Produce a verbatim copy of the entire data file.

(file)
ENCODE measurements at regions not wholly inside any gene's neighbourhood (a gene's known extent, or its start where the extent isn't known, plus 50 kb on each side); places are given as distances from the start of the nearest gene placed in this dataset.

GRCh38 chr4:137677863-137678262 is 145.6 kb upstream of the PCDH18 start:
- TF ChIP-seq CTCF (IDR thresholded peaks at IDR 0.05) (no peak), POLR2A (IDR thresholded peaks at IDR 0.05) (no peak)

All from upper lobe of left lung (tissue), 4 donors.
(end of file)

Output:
ENCODE measurements at regions not wholly inside any gene's neighbourhood (a gene's known extent, or its start where the extent isn't known, plus 50 kb on each side); places are given as distances from the start of the nearest gene placed in this dataset.

GRCh38 chr4:137677863-137678262 is 145.6 kb upstream of the PCDH18 start:
- TF ChIP-seq CTCF (IDR thresholded peaks at IDR 0.05) (no peak), POLR2A (IDR thresholded peaks at IDR 0.05) (no peak)

All from upper lobe of left lung (tissue), 4 donors.